Publications by authors named "Satomi Adegawa"

13 Publications

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The base and root of domain II loops of Cry toxins contribute to binding to Bombyx mori ABC transporter C2.

FEBS J 2021 Oct 7. Epub 2021 Oct 7.

Graduate School of Bio-Applications and Systems Engineering, Tokyo University of Agriculture and Technology, Koganei, Japan.

Little information is available regarding the region of Cry toxins involved in binding to their major receptors, the ATP-binding cassette (ABC) transporters. We analyzed which Cry1Aa amino acid residues contribute to binding to Bombyx mori ABC transporter C2 (BmABCC2). Several two oxidized double-cysteine substitution mutant toxins were made. In these, two amino acids at distant positions on toxin loop α8 and loop 2 or loop 2 and loop 3 were substituted with cysteine residues and crosslinked. These mutants exhibited a marked reduction in binding affinity to BmABCC2, suggesting that the binding site comprises complex cavities formed by loops α8, 2, and 3. Loop swapping between Cry1Aa and other BmABCC2-incompatible toxins indicated that loop 2 acts as a binding affinity-generating part of Cry1Aa toxin. Using single amino acid substitution mutants, the results of surface plasmon resonance (SPR) analysis and response assays with BmABCC2-expressing Sf9 cells indicated that Y366, R367, R368, and L447 in the Cry1Aa root and base region of loops 2 and 3 play important roles in binding. Furthermore, SPR analyses of these mutants suggested that a two-state binding model fits best the data obtained. Moreover, complex cavities and the above-mentioned amino acid residues contribute to the generation of multiple binding points and high-affinity binding. Finally, we found that the binding site of B. mori cadherin-like protein consists of complex cavities comprising loops 1, 2, and 3, partially overlapping that of BmABCC2, suggesting that the loop region of Cry1Aa toxin acts as a promiscuous binding site.
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http://dx.doi.org/10.1111/febs.16224DOI Listing
October 2021

ATP-binding cassette transporter subfamily C members 2, 3 and cadherin protein are susceptibility-determining factors in Bombyx mori for multiple Bacillus thuringiensis Cry1 toxins.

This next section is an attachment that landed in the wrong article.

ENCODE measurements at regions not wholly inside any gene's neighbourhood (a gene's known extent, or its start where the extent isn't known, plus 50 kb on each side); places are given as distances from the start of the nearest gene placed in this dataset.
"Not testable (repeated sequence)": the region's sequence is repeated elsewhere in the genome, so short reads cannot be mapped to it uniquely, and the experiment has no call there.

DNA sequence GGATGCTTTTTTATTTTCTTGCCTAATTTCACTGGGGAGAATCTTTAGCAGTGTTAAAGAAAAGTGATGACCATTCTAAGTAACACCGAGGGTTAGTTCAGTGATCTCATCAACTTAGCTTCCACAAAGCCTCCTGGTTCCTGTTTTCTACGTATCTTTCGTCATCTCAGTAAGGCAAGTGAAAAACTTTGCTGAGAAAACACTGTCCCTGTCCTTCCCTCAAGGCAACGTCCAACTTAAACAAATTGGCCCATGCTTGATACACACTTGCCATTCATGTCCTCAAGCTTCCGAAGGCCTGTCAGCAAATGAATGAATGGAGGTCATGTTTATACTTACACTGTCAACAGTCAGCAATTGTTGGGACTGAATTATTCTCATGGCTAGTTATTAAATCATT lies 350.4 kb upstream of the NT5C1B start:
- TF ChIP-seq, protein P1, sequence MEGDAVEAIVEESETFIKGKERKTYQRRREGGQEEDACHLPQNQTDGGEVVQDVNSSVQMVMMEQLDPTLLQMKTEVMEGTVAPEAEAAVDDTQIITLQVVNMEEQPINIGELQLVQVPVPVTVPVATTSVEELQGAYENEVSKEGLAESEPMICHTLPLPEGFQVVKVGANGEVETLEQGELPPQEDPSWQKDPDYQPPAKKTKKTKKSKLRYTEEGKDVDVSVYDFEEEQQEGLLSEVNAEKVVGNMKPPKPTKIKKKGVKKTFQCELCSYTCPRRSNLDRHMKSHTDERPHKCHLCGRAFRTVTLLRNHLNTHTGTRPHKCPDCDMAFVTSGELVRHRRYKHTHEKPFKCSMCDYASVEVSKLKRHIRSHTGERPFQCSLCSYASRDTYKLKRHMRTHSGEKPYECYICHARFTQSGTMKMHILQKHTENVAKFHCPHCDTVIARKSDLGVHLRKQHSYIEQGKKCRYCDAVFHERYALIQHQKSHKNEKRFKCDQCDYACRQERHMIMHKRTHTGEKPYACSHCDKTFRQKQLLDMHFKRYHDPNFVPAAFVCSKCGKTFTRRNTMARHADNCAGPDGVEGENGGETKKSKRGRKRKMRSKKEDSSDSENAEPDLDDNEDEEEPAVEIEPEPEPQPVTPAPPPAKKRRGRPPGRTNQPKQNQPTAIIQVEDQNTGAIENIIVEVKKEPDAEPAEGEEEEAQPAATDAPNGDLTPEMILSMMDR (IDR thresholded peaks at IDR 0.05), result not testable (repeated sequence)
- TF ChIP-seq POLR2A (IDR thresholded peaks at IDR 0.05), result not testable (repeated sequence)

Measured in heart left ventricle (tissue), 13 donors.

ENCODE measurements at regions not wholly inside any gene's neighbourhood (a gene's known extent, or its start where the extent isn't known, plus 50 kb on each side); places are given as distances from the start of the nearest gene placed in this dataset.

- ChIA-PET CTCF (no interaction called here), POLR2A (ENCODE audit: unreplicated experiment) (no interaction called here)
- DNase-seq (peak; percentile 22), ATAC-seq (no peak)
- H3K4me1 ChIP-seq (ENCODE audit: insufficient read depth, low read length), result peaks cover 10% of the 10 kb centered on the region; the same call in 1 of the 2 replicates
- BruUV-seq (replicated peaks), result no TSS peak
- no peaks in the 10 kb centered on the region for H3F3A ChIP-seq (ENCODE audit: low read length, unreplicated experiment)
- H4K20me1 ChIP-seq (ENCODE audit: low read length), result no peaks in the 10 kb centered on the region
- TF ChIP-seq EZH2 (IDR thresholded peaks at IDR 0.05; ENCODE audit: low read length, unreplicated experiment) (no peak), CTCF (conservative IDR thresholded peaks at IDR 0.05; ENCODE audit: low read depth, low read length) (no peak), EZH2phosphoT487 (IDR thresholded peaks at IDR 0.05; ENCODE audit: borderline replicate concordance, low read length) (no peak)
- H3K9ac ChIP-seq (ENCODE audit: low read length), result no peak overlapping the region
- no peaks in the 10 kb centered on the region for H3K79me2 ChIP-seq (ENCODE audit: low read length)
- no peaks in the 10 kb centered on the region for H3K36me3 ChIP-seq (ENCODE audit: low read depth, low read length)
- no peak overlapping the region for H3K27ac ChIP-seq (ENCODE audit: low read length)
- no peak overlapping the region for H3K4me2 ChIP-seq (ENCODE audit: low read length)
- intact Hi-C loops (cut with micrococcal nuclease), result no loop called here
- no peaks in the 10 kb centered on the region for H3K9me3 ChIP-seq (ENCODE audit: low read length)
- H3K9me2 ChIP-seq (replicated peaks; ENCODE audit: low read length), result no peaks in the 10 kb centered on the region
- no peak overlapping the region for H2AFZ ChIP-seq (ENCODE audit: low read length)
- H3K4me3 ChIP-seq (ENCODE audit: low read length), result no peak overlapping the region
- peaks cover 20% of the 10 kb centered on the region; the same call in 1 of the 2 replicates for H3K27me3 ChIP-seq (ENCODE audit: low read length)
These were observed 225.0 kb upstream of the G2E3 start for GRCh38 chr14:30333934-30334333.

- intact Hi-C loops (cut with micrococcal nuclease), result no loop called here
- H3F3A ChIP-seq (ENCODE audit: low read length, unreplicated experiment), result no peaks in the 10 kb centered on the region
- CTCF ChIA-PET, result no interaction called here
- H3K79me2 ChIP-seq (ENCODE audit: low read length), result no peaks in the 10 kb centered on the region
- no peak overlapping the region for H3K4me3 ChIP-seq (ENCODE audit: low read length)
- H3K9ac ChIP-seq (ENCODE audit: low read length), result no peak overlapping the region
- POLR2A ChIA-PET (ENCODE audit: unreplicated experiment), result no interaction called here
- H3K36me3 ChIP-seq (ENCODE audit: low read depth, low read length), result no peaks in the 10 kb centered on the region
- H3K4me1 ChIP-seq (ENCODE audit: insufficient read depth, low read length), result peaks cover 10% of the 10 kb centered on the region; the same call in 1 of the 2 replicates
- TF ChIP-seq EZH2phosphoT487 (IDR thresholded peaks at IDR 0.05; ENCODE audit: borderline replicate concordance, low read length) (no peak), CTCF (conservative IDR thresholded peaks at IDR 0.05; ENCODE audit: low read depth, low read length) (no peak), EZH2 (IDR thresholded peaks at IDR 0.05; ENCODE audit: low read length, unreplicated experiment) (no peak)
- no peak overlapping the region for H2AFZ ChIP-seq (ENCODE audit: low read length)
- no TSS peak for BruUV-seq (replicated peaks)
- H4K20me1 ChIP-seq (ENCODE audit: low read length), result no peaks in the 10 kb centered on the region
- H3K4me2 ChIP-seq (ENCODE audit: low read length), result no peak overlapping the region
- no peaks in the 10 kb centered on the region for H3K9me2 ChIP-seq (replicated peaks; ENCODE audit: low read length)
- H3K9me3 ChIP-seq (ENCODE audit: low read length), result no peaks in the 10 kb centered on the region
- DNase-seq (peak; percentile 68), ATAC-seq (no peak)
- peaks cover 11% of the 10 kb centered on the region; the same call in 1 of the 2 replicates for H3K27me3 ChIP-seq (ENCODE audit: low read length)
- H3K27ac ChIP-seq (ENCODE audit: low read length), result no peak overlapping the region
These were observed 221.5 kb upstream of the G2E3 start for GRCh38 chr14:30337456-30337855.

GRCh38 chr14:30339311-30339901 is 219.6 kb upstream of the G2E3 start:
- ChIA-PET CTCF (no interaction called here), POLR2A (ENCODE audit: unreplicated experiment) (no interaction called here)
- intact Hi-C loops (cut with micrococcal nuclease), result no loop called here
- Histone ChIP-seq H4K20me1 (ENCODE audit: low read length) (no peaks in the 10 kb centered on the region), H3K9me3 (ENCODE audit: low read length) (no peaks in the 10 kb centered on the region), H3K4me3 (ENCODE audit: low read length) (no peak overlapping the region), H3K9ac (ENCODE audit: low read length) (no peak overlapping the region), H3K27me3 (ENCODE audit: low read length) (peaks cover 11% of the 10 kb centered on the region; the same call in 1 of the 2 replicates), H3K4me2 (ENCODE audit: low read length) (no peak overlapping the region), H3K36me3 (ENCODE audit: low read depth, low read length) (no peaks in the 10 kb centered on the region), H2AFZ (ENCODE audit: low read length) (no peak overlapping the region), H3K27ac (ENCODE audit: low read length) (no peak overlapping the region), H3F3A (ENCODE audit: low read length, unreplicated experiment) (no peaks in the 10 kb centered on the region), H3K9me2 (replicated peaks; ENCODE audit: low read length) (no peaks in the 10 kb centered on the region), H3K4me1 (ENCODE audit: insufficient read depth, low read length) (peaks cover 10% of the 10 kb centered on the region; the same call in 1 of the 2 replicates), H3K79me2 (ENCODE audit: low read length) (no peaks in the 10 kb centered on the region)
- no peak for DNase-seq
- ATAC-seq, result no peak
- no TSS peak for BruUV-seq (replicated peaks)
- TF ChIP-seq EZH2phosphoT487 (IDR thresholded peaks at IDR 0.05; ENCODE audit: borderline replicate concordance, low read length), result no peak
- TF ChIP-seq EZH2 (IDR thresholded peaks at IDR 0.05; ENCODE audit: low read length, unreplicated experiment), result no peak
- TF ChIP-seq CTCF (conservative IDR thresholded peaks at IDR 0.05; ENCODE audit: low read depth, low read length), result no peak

Insect Biochem Mol Biol 2021 12 22;139:103649. Epub 2021 Sep 22.

Institute of Agrobiological Sciences, NARO, 1-2 Ohwashi, Tsukuba, Ibaraki 305-8634, Japan. Electronic address:

Field-evolved resistance of insect pests to Bacillus thuringiensis (Bt) toxins (Cry toxins) is a threat to the efficacy of Bt-based bio-insecticides and transgenic crops. Recent reports have suggested that ATP-binding cassette transporter subfamily C2 (ABCC2) and cadherin-like receptor play important roles in conferring susceptibility to Cry1 toxins. However, the receptors involved in Bt susceptibility in each insect remain unclear. To determine the receptors that are involved in the susceptibility of Bombyx mori to Cry1 toxins (1Ab, 1Ac and 1Fa), we conducted diet overlay bioassay using B. mori strains disrupted with one or two receptor (s) among BmABCC2, BmABCC3, and cadherin-like receptor (BtR175) generated by transcription activator-like effector nuclease (TALEN)-mediated gene editing. The single-knockout strains for BmABCC2 showed resistance to Cry1Ab and Cry1Ac, whereas only strains with double knockout of BmABCC2 and BmABCC3 exhibited high resistance to Cry1Fa. Progeny populations generated from the crossing of heterozygotes for BtR175 knockout allele included 25% theoretical homozygotes for the BtR175 knockout allele and they showed resistance to Cry1Ab and Cry1Ac. Then, through a cell swelling assay using Sf9 cells ectopically expressing the receptor, we analyzed the mechanisms underlying the different contributions of BmABCC2, BmABCC3, and BtR175 to larval susceptibility. The receptor activity of BmABCC2 for Cry1Ab and Cry1Ac was far higher than that of BmABCC3, and BtR175 synergistically enhanced the receptor activity of BmABCC2. This result well explained the important involvement of BmABCC2 and BtR175 in the larval susceptibility to Cry1A toxins. By contrast, the receptor activities of BmABCC2 and BmABCC3 for Cry1Fa were observed at a similar level and synergistic effect of BtR175 was small. This finding explains the equal importance of BmABCC2 and BmABCC3 and very small contribution of BtR175 on larval susceptibility to Cry1Fa. Thus, we demonstrated the different importance of BmABCC2, BmABCC3, and BtR175 to various Cry1 toxins as susceptibility-determining factors in B. mori larvae and the underlying basis for the observed differences. Furthermore, a weak correlation was indicated between the binding affinity and receptor activities of BmABCC2 and BmABCC3 to Cry1 toxins.
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http://dx.doi.org/10.1016/j.ibmb.2021.103649DOI Listing
December 2021

ATP-Binding Cassette Subfamily A Member 2 is a Functional Receptor for Cry2A Toxins in , but not for Cry1A, Cry1C, Cry1D, Cry1F, or Cry9A Toxins.

Toxins (Basel) 2020 02 6;12(2). Epub 2020 Feb 6.

Institute of Agrobiological Sciences, NARO, 1-2 Ohwashi, Tsukuba, Ibaraki 305-8634, Japan.